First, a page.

On three occasions in November 1441 Eleanor did public penance, walking from church to church under the watchful eyes of a crowd that was mostly out of sympathy with her. Her penance completed, she was comfortably incarcerated in Chester Castle and had a staff of twelve with her. Henry VI, fond of his aunt, regularly sent her presents.

Eleanor Abandoned by Duke Humphrey

Where was Humphrey, Duke of Gloucester throughout this tumultuous time? He retired from public life and as in his opinion there was little that he could do or say to help Eleanor, he did nothing. Their marriage was annulled as a result of the guilty verdict.

After a couple of years in Chester Eleanor was moved to Kenilworth and a few years after this she found herself on the Isle of Man. Humphrey did not marry again and he predeceased Eleanor, passing away in 1447 aged fifty six. The cause was most probably a stroke although rumours spread about his death being murder.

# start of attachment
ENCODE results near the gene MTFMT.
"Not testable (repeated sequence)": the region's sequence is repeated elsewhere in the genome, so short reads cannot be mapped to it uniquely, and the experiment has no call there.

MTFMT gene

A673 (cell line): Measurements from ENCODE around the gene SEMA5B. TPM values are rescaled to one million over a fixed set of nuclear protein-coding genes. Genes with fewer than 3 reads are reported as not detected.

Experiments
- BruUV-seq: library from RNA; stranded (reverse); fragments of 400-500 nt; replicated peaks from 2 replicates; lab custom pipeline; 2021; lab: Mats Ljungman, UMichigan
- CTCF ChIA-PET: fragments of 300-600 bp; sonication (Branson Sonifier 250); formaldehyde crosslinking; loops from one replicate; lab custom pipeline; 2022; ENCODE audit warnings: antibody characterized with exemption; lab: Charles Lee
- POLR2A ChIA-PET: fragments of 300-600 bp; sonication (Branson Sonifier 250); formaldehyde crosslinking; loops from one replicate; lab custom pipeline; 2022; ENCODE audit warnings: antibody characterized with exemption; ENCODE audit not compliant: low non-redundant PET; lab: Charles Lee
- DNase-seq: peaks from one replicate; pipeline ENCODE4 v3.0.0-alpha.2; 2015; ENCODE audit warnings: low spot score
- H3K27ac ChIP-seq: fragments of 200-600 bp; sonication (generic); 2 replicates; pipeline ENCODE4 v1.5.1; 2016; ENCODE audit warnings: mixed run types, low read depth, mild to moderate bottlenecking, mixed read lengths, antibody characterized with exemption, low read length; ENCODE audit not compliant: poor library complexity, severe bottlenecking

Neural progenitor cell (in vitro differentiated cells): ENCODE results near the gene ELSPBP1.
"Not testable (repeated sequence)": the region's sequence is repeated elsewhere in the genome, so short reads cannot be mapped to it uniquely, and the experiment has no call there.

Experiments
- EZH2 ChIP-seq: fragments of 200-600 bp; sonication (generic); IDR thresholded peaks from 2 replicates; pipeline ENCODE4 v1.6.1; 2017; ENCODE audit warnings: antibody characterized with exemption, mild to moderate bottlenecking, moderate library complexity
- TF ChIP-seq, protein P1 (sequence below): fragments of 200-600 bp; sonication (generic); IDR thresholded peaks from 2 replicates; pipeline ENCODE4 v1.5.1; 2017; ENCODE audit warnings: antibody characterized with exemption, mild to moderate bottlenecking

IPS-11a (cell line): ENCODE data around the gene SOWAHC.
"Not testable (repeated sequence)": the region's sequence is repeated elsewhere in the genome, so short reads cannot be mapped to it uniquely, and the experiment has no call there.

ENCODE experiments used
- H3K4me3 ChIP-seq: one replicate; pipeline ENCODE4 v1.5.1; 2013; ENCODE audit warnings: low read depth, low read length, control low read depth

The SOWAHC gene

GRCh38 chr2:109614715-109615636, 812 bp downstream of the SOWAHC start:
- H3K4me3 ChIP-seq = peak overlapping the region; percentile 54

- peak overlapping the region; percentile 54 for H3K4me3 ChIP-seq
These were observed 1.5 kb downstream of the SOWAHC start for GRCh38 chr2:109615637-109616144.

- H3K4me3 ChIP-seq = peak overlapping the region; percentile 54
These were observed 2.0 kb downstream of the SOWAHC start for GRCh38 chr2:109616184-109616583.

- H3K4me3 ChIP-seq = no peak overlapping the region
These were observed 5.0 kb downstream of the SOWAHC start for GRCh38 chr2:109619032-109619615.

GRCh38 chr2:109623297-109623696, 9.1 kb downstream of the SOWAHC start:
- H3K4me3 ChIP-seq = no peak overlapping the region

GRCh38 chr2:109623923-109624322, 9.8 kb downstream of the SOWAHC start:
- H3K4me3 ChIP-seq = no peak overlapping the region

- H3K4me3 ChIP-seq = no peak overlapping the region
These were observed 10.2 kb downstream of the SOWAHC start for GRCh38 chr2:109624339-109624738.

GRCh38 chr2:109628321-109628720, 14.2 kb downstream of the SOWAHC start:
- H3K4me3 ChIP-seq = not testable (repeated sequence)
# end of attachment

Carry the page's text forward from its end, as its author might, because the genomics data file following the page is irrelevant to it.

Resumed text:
In 1449 Eleanor was taken to Beaumaris Castle on the island of Anglesey off the North Wales mainland where she remained until her death on the 7th July 1452. Forgotten by most people, her death was not mentioned by the numerous chroniclers of the day and it was centuries before her date of death was discovered.

Beaumaris Castle, Anglesey where Eleanor, Duchess of Gloucester spent her final days.

Beaumaris Castle, Anglesey where Eleanor, Duchess of Gloucester spent her final days.


This content is accurate and true to the best of the author’s knowledge and is not meant to substitute for formal and individualized advice from a qualified professional.

© 2022 Joanne Hayle